Figure 1 IOP over time.
Notes: IOP in the Unoprostone and the Latanoprost treatment groups. IOP decreased significantly after treatment, and posttreatment IOP values were significantly lower in the LAT group than in the UNO group.
Abbreviations: IOP, intraocular pressure; LAT, latanoprost; UNO, unoprostone.

Figures 2 and 3 show the cumulative probability of visual field nonprogression in the Unoprostone group and the Latanoprost group. The cumulative survival rates after 3 years were 74% in the Unoprostone group and 80% in the Latanoprost group when the end point was defined by MD criteria (Figure 2A); 94% in the Unoprostone group and 90% in the Latanoprost group by PSD criteria (Figure 2B); 77% in the Unoprostone group and 70% in the Latanoprost group by hemi-visual field TD criteria (Figure 2C); 67% in the Unoprostone group and 49% in the Latanoprost group defined by “possible progression” in GPA (Figure 3A); and 94% in the Unoprostone group and 75% in the Latanoprost group defined by “highly possible progression” in GPA (Figure 3B). There were no significant differences between groups in any analyses including six sector analyses with regard to the rates of visual field nonprogression (Table 2).

Figure 2 Survival curve of visual field nonprogression.
Notes: (A) The cumulative probability of visual field nonprogression when the end point was defined as the first occurrence of two or more events that caused a deterioration in the visual field of −3 dB or worse from the baseline value in terms of MD. (B) The cumulative probability of visual field nonprogression when the end point was defined as the first occurrence of two or more events that caused a deterioration in the visual field of −3 dB or worse from the baseline value in terms of PSD. (C) The cumulative probability of visual field nonprogression when the end point was defined as the first occurrence of two or more events that caused a deterioration in the visual field of −3 dB or worse from baseline in terms of TD of the upper or lower hemi-visual field.
Abbreviations: LAT, latanoprost; MD, mean deviation; PSD, pattern standard deviation; TD, total deviation; UNO, unoprostone.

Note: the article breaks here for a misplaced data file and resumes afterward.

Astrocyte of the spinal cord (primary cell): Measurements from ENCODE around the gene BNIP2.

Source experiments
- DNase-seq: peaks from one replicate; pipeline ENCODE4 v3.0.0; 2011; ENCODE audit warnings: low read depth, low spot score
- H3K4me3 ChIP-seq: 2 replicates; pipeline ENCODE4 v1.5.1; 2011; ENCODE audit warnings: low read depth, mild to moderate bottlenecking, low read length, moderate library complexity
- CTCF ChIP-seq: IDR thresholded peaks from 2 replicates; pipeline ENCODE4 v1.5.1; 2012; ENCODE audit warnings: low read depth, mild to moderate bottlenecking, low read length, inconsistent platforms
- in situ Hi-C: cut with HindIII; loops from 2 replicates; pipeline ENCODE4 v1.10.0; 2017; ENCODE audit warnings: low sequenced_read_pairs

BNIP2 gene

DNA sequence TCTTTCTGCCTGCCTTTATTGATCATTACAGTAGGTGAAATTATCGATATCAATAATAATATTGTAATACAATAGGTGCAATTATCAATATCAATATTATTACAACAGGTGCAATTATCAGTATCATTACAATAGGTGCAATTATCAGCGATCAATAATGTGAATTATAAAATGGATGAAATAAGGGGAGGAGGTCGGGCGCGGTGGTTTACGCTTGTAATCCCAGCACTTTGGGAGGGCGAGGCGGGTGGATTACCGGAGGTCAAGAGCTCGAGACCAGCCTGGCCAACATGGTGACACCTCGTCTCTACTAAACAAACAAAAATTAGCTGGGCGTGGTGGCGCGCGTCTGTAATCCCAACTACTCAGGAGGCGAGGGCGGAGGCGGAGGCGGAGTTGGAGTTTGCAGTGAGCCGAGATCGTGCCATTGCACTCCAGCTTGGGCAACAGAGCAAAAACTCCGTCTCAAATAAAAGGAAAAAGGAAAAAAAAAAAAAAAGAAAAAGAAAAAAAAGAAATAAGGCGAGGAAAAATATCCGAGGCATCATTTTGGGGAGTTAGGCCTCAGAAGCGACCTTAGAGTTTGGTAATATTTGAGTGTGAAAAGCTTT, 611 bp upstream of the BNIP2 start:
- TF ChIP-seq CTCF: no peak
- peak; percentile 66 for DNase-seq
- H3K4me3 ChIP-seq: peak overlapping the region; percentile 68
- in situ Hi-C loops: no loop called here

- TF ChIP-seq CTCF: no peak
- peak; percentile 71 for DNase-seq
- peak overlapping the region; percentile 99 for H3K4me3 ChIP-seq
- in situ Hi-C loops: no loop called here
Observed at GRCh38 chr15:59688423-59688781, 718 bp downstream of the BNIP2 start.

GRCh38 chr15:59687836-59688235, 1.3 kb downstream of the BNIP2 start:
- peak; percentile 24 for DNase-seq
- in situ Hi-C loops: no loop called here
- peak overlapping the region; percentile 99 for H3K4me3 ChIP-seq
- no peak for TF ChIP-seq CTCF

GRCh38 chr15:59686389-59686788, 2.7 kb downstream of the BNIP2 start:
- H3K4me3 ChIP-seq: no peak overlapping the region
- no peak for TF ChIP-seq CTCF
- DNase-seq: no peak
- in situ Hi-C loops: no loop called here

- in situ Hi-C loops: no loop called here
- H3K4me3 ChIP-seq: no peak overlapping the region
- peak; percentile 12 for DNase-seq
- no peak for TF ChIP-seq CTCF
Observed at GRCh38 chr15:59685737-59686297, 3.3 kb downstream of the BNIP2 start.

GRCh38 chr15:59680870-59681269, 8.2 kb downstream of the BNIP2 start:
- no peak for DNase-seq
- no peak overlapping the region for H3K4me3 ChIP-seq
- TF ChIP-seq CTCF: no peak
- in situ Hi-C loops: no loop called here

Figure 3 Survival curve of visual field nonprogression in GPA.
Notes: (A) The cumulative probability of visual field nonprogression when the end point was defined as the time of “possible progression” in GPA. (B) The cumulative probability of visual field nonprogression when the end point was defined as the time of “highly possible progression” in GPA.
Abbreviations: GPA, guided progression analysis; LAT, latanoprost; UNO, unoprostone.

Table 2 Analysis of the rate of nonprogression of visual field loss
Notes: Garway–Heath sector format15 was adopted as a division of the visual field. Each sector is described as follows: Sector 1, papillo-macular nerve fiber bundle area; Sector 2, upper inner arcuate nerve fiber bundle area; Sector 3, upper outer arcuate nerve fiber bundle area; Sector 4, nasal radial nerve fiber bundle area; Sector 5, under inner arcuate nerve fiber bundle area; Sector 6, under outer arcuate nerve fiber bundle area. The values in parentheses are the 95% CI. p-values were obtained with the log-rank test.
Abbreviations: GPA, guided progression analysis; LAT, latanoprost; MD, mean deviation; PSD, pattern standard deviation; TD, total deviation; UNO, unoprostone.

In the fundus photograph assessment, 8 (33.3%) eyes were classified as having progression, whereas 16 (66.7%) eyes were classified as having no progression in both groups (p=1.00).

As shown in Table 3, there were no significant differences between groups with regard to any of the stereometric parameters mentioned above, that is, cup area (mm2), rim area (mm2), cup/disc area ratio, cup volume (mm3), or rim volume (mm3).

Table 3 HRT-II changes
Notes: Values are mean ± SD. There were no significant differences between the groups. Data were analyzed with Mann–Whitney U test.
Abbreviations: HRT-II, Heidelberg Retina Tomograph II; LAT, latanoprost; UNO, unoprostone.

There were no dropouts due to visual acuity decrease in either group during the study. The rate of patient dropout is shown in Table 4. There were no significant differences between groups in terms of the total number of patient dropouts, the number of patient dropouts due to adverse reactions, and change of therapy (p=0.50, p=0.30, and p=0.49, respectively). Two patients in the Unoprostone group were subjected to a change in therapy due to visual field progression.

Table 4 Patient dropouts
Notes: aInvestigator’s decision to decrease IOP. Dates in parentheses denote dropout time. The groups did not differ significantly in terms of the total number of patient dropouts (p=0.50). The groups did not differ significantly in terms of the number of patient dropouts because of adverse reactions (p=0.30) or change of therapy (p=0.49). Data were analyzed with Fisher’s exact probability test.
Abbreviations: IOP, intraocular pressure; LAT, latanoprost; UNO, unoprostone.

Discussion

Regarding the long-term effects of unoprostone monotherapy, IOP decreased from 13.7±3.0 mmHg to 12.0±2.2 mmHg after 6 years of treatment in patients with NTG.16 Our previous study demonstrated that the mean IOP had decreased significantly from 14.7±3.0 mmHg at baseline to 12.7±4.4 mmHg after 4 years in 32 eyes from 32 patients with POAG including NTG with unoprostone monotherapy.4 The 88.0% visual field nonprogression rate for 4 years in the study was higher than that in a previous report in untreated NTG patients (55.5% nonprogression rate for 4 years).17